COURAGE. BRAVENESS. DAUNTLESSNESS.
These are all qualities that I admire in my children, and other children with Autism and special healthcare needs.
However, I have never fully appreciated the depth of their strength in times of adversity until today.
After having an MRI scan done to diagnose the source of my back pain, I am completely in awe of how courageous these medical warriors truly are.
Lifting and carrying a non-ambulatory child several times a day is not a burden; it’s a job I’m proud to do as a Mom.
Its just part of our daily routine and it’s a privilege to provide that care for my daughter.
However, over time, back pain has become constant and bothersome.
After months of trying to ignore it and sucking it up, my physician sent me for an MRI scan to determine exactly what was going on.
My daughter has had several of these scans done in the past on her brain, so I was familiar with the procedure.
Until I was lying there myself, motionless in the narrow tube with a loud symphony of noises all around me, I was clueless as to how terrifying this contraption truly was.
There were constant sounds reminiscent of a jackhammer, buzzer and an alarm clock gnawing at my brain.
Earplugs dulled it a little, but the noise was still deafening. I kept my eyes closed tightly and continuously reminded myself to breathe.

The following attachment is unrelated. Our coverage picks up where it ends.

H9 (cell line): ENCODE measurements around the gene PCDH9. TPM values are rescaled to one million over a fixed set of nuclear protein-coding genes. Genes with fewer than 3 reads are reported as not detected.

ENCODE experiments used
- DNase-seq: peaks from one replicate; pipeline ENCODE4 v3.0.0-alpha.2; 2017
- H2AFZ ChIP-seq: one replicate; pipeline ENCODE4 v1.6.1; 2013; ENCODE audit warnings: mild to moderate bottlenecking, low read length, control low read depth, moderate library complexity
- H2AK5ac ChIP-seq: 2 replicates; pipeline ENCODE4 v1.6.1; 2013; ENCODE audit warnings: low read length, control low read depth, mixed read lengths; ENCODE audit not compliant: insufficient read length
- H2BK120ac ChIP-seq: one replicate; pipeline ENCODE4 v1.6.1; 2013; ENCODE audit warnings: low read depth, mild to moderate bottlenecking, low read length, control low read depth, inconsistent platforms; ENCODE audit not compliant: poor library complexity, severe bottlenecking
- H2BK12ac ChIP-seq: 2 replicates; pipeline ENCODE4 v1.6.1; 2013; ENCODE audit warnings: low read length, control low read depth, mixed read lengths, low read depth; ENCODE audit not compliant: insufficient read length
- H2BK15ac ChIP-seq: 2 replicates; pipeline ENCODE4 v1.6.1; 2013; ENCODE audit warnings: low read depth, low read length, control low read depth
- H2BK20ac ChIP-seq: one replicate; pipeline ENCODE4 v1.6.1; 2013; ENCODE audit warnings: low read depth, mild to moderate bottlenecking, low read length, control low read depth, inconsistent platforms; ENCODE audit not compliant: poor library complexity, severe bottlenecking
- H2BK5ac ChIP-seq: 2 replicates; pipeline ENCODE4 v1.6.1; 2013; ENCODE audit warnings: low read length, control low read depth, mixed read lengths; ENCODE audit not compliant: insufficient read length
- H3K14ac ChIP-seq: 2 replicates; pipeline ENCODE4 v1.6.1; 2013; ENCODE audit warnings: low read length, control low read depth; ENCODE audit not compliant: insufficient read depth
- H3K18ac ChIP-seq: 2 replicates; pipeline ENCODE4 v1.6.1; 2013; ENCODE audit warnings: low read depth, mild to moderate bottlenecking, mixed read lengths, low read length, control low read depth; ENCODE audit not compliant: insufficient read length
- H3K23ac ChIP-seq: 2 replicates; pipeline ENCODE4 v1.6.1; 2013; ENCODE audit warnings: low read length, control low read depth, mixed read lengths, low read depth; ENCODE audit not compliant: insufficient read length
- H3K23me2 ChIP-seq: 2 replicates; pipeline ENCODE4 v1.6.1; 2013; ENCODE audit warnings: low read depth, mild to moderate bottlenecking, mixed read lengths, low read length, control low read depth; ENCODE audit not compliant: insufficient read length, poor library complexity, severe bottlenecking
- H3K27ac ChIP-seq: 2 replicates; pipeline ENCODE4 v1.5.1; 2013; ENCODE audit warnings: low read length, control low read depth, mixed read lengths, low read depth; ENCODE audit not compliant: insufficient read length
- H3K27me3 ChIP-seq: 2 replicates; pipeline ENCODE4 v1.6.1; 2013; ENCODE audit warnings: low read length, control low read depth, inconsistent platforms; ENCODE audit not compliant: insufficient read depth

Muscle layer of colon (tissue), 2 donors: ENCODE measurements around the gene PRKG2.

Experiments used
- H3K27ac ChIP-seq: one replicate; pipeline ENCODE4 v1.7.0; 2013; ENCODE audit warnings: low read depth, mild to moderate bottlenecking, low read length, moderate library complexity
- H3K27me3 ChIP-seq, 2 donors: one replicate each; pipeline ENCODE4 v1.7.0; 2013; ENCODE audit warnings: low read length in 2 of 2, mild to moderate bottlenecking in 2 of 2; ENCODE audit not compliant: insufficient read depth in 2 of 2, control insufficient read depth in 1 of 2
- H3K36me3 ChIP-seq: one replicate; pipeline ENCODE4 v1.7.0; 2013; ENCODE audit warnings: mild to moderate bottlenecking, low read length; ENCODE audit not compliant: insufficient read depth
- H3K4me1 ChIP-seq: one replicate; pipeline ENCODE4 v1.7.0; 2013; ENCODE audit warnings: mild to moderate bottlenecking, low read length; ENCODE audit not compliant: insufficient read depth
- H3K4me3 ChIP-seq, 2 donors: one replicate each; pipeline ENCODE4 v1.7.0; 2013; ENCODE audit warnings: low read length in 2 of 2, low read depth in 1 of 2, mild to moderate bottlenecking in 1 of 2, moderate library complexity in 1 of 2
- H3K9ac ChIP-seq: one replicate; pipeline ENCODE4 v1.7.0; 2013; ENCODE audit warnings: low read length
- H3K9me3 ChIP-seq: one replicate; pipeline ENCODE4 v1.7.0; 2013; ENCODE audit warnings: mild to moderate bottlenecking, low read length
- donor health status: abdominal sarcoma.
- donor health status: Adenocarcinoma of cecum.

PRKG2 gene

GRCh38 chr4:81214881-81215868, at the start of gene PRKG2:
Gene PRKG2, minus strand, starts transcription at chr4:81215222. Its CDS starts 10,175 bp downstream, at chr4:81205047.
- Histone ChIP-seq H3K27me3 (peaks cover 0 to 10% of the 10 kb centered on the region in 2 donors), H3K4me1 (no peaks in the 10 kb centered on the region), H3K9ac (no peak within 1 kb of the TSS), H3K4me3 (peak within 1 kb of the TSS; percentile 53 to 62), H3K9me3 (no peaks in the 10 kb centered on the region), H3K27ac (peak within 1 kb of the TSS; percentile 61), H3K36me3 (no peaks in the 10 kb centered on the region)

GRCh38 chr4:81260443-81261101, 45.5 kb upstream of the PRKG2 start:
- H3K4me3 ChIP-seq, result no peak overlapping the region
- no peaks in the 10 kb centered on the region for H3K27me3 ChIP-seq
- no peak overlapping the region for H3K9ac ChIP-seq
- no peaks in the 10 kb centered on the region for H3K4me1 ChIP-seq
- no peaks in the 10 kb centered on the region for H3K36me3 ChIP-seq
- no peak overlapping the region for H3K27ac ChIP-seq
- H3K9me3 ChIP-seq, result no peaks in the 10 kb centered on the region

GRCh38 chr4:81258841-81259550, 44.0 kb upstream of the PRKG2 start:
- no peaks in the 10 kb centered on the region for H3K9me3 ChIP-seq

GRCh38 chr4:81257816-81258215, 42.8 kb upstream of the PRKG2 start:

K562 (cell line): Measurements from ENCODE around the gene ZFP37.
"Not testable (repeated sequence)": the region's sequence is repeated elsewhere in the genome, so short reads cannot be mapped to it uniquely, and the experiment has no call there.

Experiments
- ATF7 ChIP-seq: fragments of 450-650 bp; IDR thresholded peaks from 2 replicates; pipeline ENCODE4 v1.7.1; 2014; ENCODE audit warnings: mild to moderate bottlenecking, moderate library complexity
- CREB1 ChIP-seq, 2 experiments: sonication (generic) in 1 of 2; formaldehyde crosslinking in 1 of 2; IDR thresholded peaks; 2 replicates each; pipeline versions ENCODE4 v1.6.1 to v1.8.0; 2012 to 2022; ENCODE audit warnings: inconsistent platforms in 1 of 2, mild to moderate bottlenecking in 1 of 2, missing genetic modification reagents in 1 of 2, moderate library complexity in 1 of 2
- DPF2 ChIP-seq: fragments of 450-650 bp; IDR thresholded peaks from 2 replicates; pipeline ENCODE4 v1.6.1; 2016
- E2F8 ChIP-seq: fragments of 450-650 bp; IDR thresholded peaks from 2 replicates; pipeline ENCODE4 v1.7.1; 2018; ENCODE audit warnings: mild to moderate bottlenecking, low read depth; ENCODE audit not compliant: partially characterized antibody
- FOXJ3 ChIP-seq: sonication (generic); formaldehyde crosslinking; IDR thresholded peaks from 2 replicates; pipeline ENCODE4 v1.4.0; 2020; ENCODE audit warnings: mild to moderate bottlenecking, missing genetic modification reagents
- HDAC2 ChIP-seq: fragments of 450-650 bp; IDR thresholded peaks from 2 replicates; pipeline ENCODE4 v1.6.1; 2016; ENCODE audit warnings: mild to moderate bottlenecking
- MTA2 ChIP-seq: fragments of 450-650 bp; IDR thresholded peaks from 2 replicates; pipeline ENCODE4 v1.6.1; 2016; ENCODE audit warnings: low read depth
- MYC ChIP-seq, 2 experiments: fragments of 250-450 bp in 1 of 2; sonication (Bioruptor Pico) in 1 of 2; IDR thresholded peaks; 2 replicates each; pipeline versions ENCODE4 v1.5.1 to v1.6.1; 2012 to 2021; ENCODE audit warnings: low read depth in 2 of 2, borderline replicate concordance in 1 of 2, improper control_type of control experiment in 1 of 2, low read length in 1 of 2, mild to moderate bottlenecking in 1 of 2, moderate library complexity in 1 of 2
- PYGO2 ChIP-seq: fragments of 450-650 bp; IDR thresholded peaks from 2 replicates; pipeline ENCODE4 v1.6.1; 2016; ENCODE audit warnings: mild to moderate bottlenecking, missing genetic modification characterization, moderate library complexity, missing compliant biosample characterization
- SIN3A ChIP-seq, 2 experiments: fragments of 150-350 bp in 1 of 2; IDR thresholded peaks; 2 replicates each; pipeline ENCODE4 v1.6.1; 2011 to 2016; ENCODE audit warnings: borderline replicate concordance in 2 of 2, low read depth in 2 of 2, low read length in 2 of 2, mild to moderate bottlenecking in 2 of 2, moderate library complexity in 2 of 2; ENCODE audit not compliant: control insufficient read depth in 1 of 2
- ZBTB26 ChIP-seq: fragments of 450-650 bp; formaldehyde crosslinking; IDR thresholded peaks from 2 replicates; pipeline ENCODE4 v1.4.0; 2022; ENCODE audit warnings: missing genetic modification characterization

In that moment, I thought of my children. My daughter who has endured major, painful hip surgery and a myriad of medical tests, would have sailed through the procedure.
She’s been through spinal taps, endless rounds of bloodwork, EEGs, catheterizations, countless x-rays and invasive kidney reflux tests.
She’s handled them all like a champ; barely shedding a tear, in response to the fear and pain she’s been forced to endure.
My mind then went to my son. Being on the Autism Spectrum, I imagined how daily life must be for him.
Sensory overload is something I definitely found myself feeling during that short test…he has to live with heightened senses every day of his life.
Worrying about the threat of loud, unexpected noises is something he deals with routinely.
I can remember times when fire alarms terrorized him. They caused in him an ultimate fight or flight response.
Over time, he’s learned self-calming techniques, and shown great bravery in tackling those anxieties. He’s achieved quite a victory in controlling and managing his fear.
There’s much to be learned from our children with special needs.
They are equipped with an innate gift; possessing an unshakable sense of heroism. They stand tough through the obstacles that life places in their way.
When we as parents feel weakness, we need only to look to our little medical warriors. That’s where we uncover our greatest strength.